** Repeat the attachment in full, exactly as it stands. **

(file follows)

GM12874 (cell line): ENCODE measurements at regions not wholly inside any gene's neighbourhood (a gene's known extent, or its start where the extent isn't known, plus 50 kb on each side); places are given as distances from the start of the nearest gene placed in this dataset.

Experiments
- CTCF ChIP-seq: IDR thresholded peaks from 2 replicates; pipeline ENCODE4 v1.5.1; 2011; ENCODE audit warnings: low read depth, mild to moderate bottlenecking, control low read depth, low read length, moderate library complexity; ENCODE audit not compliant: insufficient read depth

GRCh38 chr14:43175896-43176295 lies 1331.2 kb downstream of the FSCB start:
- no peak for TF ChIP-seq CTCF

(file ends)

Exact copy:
GM12874 (cell line): ENCODE measurements at regions not wholly inside any gene's neighbourhood (a gene's known extent, or its start where the extent isn't known, plus 50 kb on each side); places are given as distances from the start of the nearest gene placed in this dataset.

Experiments
- CTCF ChIP-seq: IDR thresholded peaks from 2 replicates; pipeline ENCODE4 v1.5.1; 2011; ENCODE audit warnings: low read depth, mild to moderate bottlenecking, control low read depth, low read length, moderate library complexity; ENCODE audit not compliant: insufficient read depth

GRCh38 chr14:43175896-43176295 lies 1331.2 kb downstream of the FSCB start:
- no peak for TF ChIP-seq CTCF